Introduction To Internet
The internet (here onwards referred to as NET) is a collection of information stored in computers physically located throughout the world; really a network of computers that exchange information with each other. The word Internet comes from the term internetworking, which means, “to communicate between networks”.
The Internet is a way to do two things:
- Communicate with people
- Retrieve information
The Internet from two aspects:
- As a hardware, the Net is a global collection of million computers we call hosts, computers that offer information and services to other computers. Signals travel to and from all these hosts and eventually to you, through a maze of wires and fiber optic cable.
- As a software, the Net productivity is achieved by programs that allow you to send and receive electronic mail, log into other networks, transfer computer files to and from host systems that stores files, and share and capture useful data and information.
Brief History of Internet
|1957||The Soviet Union launches Sputnik. One US response is to form the Advanced Research projects Agency (ARPA) whose mission is to develop ways to put US technology ahead of foreign powers and keep it there. ARPA later becomes DARPA, with the D standing for Defense.|
|1962||Packet-switching technology is proposed. The goal is for one computer to “talk: to any other computer regardless of its type.|
|1969||The first network is designed with the vision of 1962 in mind. The protocol behind this success is the NCP (Network Control Protocol).|
|1972||E-mail is born.|
|1973||The fledgling packet-switching network goes international to Great Britain and Norway.|
|1979||USENET newsgroup are born.|
|1981||The concept of mailing lists is born with the BITNET.|
|1982||TCP/IP replaces NCP as the primary “interneting” protocol.|
|1984||The FQDN (Full Qualified Domain Name) system is born.|
|1986||NSFNET, the non-profit National Science Foundation Network is born. NSFNET links educational institutions the government, the military, think tanks, and the five supercomputing centres.|
|1989||The World Wide Web is born.|
|1990||The original ARPANET is retired.|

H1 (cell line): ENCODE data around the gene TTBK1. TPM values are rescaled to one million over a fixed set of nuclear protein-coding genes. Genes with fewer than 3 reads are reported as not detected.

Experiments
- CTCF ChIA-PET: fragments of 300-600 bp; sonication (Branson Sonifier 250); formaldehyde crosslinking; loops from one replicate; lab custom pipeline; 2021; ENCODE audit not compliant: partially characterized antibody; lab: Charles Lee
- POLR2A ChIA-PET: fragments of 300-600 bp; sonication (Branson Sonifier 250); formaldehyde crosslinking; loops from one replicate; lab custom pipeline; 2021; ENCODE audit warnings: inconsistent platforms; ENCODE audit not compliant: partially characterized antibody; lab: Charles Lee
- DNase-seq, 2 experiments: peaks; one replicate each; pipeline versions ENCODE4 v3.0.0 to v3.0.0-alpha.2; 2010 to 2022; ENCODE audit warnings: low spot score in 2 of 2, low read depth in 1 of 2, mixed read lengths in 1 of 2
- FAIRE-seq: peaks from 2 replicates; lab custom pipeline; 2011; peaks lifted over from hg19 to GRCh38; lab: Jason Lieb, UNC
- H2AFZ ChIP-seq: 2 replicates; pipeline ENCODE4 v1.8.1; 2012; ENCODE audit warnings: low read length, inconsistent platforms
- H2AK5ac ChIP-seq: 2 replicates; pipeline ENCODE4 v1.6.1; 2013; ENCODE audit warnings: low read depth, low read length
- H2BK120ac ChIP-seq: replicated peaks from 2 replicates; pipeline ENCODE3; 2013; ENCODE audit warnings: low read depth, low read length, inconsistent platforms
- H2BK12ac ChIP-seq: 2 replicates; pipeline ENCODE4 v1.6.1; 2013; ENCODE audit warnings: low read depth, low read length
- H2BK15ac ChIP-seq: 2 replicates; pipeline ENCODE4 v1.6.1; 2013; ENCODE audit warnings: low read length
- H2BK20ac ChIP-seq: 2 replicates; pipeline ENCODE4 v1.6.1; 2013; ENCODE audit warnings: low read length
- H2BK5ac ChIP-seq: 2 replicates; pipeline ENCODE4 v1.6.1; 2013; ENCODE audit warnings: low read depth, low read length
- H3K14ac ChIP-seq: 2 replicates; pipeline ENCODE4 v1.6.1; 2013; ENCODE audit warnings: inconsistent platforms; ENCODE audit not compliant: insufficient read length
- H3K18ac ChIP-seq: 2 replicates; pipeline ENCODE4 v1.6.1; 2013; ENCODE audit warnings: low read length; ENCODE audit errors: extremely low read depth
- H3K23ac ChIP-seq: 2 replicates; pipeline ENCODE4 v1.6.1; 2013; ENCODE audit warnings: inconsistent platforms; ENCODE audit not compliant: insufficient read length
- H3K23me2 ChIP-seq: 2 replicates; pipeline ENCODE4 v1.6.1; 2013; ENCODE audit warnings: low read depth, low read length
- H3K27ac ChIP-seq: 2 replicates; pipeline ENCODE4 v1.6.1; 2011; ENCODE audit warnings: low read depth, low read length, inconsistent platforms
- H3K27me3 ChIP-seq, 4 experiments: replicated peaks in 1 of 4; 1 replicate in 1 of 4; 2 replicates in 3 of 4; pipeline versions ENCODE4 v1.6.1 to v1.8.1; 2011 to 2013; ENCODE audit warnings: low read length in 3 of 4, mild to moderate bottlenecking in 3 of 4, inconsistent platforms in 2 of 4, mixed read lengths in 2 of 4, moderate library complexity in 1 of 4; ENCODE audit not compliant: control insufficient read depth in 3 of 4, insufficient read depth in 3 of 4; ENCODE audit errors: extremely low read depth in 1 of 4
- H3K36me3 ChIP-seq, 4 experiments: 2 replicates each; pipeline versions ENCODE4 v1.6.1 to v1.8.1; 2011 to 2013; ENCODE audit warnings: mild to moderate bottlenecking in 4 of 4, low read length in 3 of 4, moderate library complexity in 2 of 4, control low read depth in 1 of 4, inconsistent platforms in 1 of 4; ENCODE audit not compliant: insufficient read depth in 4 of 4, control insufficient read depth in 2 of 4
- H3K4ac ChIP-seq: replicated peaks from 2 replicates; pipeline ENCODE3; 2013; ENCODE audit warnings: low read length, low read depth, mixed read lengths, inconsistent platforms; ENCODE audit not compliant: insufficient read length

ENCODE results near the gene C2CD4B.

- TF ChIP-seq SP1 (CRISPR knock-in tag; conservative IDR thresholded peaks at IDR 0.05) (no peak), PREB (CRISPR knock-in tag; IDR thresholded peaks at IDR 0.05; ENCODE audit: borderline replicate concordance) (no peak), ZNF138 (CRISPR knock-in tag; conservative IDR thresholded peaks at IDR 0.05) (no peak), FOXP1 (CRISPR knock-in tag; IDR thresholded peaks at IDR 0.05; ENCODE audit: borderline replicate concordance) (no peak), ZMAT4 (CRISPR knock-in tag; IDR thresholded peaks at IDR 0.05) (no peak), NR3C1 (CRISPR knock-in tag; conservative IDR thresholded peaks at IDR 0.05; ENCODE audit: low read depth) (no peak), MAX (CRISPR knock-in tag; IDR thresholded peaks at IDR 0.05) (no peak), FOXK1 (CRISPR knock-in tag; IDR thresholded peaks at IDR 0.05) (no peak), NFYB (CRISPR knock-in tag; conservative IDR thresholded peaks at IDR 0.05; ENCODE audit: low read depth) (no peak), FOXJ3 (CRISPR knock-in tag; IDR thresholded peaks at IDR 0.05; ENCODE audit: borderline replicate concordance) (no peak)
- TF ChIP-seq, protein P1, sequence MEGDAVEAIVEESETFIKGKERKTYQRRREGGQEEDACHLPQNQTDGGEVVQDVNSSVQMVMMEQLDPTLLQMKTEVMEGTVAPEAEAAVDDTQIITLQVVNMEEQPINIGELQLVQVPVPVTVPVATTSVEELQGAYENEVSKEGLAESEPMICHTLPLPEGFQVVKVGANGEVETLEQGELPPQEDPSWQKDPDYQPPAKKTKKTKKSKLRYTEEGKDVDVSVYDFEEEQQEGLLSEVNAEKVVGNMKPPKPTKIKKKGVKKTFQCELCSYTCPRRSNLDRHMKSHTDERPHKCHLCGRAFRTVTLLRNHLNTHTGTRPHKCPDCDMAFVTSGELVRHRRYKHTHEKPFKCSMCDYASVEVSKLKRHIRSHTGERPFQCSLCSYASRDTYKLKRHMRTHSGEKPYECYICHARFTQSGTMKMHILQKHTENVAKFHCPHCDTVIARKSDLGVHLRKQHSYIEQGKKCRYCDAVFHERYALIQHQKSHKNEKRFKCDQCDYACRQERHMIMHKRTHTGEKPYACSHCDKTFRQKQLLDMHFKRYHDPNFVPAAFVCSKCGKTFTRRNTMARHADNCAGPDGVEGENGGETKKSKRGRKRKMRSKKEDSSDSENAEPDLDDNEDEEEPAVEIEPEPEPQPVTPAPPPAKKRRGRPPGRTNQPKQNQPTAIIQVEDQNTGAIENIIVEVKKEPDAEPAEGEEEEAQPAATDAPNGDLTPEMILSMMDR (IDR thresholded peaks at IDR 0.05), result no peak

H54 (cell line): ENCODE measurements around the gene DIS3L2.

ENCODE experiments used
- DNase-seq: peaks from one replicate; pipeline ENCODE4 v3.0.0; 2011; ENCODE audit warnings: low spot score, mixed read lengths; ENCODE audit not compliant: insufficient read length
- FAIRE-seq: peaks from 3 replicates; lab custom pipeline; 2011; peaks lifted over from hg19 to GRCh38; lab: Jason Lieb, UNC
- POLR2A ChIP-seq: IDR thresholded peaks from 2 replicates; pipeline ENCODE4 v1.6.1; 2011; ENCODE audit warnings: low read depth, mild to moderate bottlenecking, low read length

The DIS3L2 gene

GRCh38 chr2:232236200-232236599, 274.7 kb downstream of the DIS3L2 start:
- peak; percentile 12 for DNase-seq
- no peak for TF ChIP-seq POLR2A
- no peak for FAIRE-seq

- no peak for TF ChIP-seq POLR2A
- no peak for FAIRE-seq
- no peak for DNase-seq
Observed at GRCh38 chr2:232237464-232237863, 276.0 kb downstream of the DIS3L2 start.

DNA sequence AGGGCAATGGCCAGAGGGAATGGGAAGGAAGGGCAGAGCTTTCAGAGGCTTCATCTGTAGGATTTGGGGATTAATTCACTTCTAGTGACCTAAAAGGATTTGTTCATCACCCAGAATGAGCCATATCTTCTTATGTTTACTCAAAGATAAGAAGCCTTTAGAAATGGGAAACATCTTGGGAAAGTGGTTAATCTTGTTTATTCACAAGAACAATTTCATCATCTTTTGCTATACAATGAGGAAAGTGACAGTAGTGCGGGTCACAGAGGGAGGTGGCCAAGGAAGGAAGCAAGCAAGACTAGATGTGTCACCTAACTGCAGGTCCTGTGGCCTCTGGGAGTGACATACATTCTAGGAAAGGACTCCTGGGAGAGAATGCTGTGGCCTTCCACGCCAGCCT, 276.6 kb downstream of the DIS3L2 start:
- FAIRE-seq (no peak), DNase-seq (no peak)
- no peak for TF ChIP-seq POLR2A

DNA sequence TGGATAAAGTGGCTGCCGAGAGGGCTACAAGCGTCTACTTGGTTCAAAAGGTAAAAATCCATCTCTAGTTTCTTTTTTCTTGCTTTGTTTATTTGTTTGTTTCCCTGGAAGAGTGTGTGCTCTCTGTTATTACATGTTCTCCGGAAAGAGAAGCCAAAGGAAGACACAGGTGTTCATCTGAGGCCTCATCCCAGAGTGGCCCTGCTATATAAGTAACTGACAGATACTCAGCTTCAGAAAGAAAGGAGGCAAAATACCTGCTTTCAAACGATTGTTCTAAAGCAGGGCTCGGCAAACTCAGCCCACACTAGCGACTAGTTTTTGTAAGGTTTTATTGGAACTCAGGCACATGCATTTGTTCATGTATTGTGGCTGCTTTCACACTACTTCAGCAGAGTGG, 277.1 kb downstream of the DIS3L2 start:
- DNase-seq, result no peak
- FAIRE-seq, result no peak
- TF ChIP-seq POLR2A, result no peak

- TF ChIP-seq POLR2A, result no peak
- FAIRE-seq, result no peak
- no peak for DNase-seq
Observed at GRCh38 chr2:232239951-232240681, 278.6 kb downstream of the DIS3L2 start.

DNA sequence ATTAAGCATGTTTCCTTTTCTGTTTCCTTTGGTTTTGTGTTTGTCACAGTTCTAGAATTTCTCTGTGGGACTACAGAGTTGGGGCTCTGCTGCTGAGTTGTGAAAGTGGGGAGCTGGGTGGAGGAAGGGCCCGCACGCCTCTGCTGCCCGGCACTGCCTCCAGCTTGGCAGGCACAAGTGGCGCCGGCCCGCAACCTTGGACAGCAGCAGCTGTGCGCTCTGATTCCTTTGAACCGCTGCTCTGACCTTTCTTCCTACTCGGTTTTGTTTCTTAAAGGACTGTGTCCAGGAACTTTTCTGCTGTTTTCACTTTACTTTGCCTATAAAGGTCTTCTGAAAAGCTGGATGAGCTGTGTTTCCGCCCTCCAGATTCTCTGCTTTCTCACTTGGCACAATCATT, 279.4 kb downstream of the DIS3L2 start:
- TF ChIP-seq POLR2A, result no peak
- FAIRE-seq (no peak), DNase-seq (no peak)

|1991||Gopher and WAIS are born. CIX, the Commercial Internet Exchange, is also born to give some weight to commercial companies who want to “Internet” and send packets around the commercially owned backbones. These backbones links to the NSFNET, so that the aforementioned non-commercial facilities have communication access to the commercial backbones.|
|1993||Mosaic World-Wide-Web browser is born.|
What is the Internet
The Internet is a global connection of computers. These computers are connected via a huge network of telecommunication links. The communication links which interconnect each host computer use a common method of transmission, known as TCP/IP, which stands for Transmission Control Protocol/Internet Protocol.
Each host on the Internet has a unique TCP/IP address, a four digit number separated it by dots. An example address is 220.127.116.11 which is the TCP/IP address of the computer which acts as a host for Pacific Internet. Data is sent from the user with the destination address specified as the host computer. The host computer, when sending data back to the user, specifies the destination address of the user.
Servers are host computers which provide a service to users. Other type of servers are WWW (world-wide-web) server, ftp (file-transfer-protocol) servers, gopher servers, mail servers, and news servers. Each server uses a specific protocol or method of communication based on TCP/IP.
Internet Service Providers are companies which provide others with access to the Internet. This can be via dial-up connection using a modem, or using an ISDN or permanent high speed connection. Various charging levels may exist, but a popular method for home users is flat rate (per month unlimited time and data amount).